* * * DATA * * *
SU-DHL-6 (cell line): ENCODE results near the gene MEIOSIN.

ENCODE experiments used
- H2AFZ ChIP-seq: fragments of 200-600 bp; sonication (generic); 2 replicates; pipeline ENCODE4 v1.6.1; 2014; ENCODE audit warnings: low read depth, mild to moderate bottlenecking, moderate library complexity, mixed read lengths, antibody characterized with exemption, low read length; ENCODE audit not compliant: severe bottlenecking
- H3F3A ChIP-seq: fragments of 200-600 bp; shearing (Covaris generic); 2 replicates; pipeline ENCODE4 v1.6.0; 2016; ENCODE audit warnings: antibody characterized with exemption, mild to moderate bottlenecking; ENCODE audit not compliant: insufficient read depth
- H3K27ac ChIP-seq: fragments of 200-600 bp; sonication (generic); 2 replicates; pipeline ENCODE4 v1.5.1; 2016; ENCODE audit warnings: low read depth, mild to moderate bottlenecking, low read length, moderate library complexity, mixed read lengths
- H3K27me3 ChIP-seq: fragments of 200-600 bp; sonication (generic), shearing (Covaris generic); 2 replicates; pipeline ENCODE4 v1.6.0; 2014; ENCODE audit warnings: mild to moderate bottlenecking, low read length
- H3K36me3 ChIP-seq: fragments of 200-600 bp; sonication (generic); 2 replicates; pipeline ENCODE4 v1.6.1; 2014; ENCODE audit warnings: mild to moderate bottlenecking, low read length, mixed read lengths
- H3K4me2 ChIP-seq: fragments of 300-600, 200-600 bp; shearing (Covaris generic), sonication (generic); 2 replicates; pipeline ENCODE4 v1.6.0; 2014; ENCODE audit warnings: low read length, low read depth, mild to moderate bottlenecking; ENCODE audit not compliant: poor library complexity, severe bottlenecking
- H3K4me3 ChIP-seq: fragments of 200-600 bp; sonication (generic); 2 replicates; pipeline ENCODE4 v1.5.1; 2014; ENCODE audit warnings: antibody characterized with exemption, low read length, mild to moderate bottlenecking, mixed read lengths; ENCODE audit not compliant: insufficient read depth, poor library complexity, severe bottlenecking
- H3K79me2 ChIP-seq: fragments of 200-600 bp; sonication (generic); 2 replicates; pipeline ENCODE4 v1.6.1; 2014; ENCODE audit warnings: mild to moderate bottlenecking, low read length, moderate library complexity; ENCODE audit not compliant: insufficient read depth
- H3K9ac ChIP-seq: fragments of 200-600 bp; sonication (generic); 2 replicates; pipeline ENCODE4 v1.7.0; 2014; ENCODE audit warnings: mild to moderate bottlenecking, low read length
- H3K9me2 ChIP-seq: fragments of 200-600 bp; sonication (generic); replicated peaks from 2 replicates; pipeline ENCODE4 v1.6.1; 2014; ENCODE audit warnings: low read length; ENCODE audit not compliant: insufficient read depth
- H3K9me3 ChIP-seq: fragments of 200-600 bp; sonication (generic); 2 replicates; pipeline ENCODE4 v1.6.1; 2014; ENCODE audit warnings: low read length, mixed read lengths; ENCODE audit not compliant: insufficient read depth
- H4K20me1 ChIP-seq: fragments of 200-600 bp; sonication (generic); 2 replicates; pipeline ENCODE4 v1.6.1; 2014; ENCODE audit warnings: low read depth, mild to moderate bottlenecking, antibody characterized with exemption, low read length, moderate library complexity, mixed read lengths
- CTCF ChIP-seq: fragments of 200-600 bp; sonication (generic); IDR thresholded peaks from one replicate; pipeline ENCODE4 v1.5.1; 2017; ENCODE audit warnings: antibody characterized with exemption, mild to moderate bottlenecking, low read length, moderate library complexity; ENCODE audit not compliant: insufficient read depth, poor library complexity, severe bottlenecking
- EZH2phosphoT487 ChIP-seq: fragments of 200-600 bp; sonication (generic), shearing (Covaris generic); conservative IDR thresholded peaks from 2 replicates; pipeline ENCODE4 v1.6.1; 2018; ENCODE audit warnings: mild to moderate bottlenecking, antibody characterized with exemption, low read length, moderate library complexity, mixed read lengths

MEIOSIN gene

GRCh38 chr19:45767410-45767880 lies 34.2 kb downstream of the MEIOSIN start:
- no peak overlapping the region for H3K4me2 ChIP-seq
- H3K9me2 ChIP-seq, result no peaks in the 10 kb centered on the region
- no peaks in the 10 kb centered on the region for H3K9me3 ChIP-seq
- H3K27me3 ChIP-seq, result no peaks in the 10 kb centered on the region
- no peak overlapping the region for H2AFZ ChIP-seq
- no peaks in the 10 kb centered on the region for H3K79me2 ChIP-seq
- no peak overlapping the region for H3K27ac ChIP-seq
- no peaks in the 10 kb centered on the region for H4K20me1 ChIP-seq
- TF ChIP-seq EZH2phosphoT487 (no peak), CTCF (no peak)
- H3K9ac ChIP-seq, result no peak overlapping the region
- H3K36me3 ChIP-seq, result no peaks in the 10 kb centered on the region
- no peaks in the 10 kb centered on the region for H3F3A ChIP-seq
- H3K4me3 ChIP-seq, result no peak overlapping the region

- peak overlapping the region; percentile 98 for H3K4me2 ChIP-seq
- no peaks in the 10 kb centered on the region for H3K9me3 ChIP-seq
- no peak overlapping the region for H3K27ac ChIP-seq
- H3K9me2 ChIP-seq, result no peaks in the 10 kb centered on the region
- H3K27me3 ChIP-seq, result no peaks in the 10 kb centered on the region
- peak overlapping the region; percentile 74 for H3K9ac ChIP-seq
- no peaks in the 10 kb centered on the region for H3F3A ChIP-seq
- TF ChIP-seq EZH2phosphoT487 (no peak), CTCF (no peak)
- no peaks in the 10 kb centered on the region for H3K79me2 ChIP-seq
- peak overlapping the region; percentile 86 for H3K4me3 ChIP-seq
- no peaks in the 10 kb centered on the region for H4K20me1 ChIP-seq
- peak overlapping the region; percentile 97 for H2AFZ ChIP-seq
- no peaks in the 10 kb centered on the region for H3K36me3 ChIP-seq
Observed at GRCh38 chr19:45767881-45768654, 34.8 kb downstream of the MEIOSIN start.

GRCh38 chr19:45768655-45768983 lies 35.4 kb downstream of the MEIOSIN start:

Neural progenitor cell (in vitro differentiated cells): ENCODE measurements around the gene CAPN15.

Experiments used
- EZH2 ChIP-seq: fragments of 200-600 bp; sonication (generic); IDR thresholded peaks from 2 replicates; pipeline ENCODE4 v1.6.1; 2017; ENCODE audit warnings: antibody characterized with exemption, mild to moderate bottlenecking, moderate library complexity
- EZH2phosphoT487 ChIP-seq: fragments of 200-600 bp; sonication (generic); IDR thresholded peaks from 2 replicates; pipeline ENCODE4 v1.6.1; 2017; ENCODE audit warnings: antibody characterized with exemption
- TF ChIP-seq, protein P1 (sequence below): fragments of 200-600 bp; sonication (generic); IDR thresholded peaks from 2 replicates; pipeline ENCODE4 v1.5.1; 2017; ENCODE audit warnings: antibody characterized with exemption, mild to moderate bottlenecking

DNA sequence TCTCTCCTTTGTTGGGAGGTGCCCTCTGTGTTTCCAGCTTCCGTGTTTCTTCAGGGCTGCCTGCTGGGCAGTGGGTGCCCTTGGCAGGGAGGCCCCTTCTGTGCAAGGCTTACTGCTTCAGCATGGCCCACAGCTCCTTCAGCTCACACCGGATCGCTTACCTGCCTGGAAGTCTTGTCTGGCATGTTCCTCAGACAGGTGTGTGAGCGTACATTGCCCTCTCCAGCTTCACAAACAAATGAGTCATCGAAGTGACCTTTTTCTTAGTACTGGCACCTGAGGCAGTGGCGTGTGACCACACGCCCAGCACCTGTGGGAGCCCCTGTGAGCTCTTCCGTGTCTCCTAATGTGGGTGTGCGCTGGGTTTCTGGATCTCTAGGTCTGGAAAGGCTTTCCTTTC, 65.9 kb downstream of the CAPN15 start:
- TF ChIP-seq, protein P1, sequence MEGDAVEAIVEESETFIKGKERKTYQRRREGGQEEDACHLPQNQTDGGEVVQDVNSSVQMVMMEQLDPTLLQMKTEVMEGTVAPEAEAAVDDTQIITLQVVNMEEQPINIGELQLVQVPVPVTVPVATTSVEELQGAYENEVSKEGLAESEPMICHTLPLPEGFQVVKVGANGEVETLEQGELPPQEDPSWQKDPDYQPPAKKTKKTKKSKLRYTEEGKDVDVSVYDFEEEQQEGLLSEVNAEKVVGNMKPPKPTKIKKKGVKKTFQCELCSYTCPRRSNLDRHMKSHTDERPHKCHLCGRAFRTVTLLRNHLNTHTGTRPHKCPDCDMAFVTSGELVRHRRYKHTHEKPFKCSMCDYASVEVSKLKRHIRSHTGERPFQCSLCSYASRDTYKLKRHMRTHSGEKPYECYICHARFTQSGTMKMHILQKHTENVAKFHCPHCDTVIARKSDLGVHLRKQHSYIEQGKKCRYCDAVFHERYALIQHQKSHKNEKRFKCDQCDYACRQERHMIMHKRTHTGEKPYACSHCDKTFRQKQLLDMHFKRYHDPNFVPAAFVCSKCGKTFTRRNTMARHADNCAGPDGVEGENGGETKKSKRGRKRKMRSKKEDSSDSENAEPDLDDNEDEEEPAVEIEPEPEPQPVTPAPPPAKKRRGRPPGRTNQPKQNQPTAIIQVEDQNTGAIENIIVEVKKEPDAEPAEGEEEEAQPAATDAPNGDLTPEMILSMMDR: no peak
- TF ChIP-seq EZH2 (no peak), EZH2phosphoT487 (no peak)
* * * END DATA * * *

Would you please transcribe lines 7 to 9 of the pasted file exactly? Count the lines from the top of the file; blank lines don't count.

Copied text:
- H3K36me3 ChIP-seq: fragments of 200-600 bp; sonication (generic); 2 replicates; pipeline ENCODE4 v1.6.1; 2014; ENCODE audit warnings: mild to moderate bottlenecking, low read length, mixed read lengths
- H3K4me2 ChIP-seq: fragments of 300-600, 200-600 bp; shearing (Covaris generic), sonication (generic); 2 replicates; pipeline ENCODE4 v1.6.0; 2014; ENCODE audit warnings: low read length, low read depth, mild to moderate bottlenecking; ENCODE audit not compliant: poor library complexity, severe bottlenecking
- H3K4me3 ChIP-seq: fragments of 200-600 bp; sonication (generic); 2 replicates; pipeline ENCODE4 v1.5.1; 2014; ENCODE audit warnings: antibody characterized with exemption, low read length, mild to moderate bottlenecking, mixed read lengths; ENCODE audit not compliant: insufficient read depth, poor library complexity, severe bottlenecking